Enjoy the video!
One of the best decisions a leader can make is to decide to let others make decisions and to create a decision-maker culture. That is what Dennis Bakke recommends in his book, The Decision Maker: Unlock the Potential of Everyone in Your Organization, One Decision at a Time.
As a leader, you are ultimately accountable for how decisions turn out. That can cause many people to hold tightly to their decision-making authority. Instead Bakke reminds us that sharing decision-making responsibility actually can lead to better decisions, more employee engagement, develops employees expertise and supports professional development. To help leaders identify the best person, or group, to make different decisions Bakke describes a formal “decision-maker process.” Use the following four elements to guide your selection:
- Proximity – how close to the situation is the person and can they also see the big picture?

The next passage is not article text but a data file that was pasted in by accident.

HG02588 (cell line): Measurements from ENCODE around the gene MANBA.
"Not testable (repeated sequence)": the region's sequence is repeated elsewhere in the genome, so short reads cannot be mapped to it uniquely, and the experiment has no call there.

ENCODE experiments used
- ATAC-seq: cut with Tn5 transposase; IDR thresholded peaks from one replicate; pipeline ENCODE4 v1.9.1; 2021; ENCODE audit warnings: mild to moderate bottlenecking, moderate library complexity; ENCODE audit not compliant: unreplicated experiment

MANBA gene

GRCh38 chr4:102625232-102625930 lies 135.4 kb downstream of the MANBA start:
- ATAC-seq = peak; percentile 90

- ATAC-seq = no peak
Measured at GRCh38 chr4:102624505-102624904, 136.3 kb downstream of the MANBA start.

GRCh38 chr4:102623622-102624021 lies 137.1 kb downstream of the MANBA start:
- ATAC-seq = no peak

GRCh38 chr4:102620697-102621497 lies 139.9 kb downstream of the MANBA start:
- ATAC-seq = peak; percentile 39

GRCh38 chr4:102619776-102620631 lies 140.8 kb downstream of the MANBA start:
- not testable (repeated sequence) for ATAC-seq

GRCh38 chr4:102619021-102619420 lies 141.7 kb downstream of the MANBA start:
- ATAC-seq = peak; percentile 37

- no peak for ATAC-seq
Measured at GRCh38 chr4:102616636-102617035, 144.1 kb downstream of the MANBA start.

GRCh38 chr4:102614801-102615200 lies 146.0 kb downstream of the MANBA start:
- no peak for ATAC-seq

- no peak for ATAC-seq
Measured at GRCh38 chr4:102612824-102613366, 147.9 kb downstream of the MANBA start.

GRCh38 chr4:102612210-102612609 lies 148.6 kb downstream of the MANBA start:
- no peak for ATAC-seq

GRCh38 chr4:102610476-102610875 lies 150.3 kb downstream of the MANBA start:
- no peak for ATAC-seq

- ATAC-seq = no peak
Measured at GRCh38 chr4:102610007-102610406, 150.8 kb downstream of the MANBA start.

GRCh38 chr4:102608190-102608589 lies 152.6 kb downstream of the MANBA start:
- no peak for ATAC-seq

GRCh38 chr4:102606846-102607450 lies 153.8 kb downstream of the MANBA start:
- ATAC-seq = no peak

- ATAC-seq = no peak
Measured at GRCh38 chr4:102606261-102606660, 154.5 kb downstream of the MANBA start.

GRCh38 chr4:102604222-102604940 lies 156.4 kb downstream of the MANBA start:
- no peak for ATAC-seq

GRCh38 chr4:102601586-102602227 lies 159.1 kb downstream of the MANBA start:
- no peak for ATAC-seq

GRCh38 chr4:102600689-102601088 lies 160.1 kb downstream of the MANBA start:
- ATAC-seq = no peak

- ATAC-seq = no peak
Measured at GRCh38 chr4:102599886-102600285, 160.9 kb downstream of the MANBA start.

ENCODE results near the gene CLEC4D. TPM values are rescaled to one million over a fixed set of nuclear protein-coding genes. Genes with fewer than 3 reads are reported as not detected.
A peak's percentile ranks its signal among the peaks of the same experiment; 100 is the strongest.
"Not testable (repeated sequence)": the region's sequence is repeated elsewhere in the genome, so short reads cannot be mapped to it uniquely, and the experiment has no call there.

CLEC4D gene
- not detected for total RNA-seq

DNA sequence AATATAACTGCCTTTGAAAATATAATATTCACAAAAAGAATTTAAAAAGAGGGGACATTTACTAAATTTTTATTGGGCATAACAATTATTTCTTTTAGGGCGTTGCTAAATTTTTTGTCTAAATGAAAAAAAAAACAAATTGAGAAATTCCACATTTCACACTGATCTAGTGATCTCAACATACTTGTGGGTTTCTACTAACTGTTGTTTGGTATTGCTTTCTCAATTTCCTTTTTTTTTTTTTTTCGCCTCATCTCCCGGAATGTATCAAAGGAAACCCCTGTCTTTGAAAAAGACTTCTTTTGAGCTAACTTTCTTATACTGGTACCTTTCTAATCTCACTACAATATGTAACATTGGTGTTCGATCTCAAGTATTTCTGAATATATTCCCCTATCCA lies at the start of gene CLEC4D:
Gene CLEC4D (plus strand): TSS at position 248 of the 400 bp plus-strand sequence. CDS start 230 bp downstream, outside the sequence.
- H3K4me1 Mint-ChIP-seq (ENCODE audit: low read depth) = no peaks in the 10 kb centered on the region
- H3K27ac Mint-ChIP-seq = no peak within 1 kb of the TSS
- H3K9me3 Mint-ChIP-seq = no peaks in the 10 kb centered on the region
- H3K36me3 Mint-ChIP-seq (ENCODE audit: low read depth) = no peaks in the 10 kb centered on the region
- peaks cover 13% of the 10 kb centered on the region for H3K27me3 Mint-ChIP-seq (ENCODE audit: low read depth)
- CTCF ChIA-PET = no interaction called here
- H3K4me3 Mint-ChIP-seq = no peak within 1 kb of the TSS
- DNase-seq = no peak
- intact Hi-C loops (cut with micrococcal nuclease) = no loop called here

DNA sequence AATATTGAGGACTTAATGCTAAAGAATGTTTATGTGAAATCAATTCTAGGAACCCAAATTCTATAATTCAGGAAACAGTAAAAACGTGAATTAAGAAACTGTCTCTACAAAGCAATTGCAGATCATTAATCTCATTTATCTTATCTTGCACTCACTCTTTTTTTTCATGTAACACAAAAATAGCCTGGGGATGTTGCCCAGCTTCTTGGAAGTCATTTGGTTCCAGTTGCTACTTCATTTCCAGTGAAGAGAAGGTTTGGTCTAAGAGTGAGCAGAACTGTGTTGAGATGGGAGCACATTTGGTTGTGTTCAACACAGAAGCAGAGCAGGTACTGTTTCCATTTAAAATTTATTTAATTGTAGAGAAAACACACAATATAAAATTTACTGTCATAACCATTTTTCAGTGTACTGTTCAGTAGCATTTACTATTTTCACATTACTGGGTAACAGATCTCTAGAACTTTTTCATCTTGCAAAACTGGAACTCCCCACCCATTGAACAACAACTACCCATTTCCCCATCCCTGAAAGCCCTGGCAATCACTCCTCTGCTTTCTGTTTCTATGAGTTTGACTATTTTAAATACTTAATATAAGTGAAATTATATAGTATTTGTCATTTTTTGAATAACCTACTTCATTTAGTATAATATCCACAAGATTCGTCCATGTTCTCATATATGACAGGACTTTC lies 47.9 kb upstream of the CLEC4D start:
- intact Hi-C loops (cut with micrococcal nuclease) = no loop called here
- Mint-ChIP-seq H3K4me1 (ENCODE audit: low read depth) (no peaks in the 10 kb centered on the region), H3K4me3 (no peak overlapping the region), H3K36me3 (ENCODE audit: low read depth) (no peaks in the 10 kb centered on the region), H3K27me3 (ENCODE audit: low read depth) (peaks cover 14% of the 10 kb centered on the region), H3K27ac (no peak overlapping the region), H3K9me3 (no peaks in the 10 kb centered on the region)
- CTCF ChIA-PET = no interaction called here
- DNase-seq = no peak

- Perspective – can the person bring a different point of view or utilize multiple points of view?
- Experience – does the person have enough experience in the situation to be able to actually make a decision?
- Wisdom – will you and others trust their decision?
From my experience, when a leader asks me to make a decision it can feel overwhelming and I may feel like I need to prove my worth by making the decision all on my own! If your people react in the same way sharing decision-making can actually backfire. To help address this issue Bakke encourages leaders to coach their people on how to seek out and take advice when making a decision. He also defines good advice as coming from people who have:
- Experience – they know or understand the situation.
- Different positions in the organization – they can provide multiple and diverse perspectives.
- Responsibility – they have an actual connection to the situation and the decision or outcome.
- Ownership – they will back up their advice and the ultimate decision.
It can be scary to relinquish decision-making responsibility but it is a risk worth taking!
In the end, Dorothy, the lion, the scarecrow and the tin man each had what they needed within themselves to get to the end of the yellow brick road. To build organizational capacity, leaders and team members must also travel down an unknown road into the future. This type of action in the face of uncertainty requires personal accountability by leaders and the development and support of personal accountability for team members.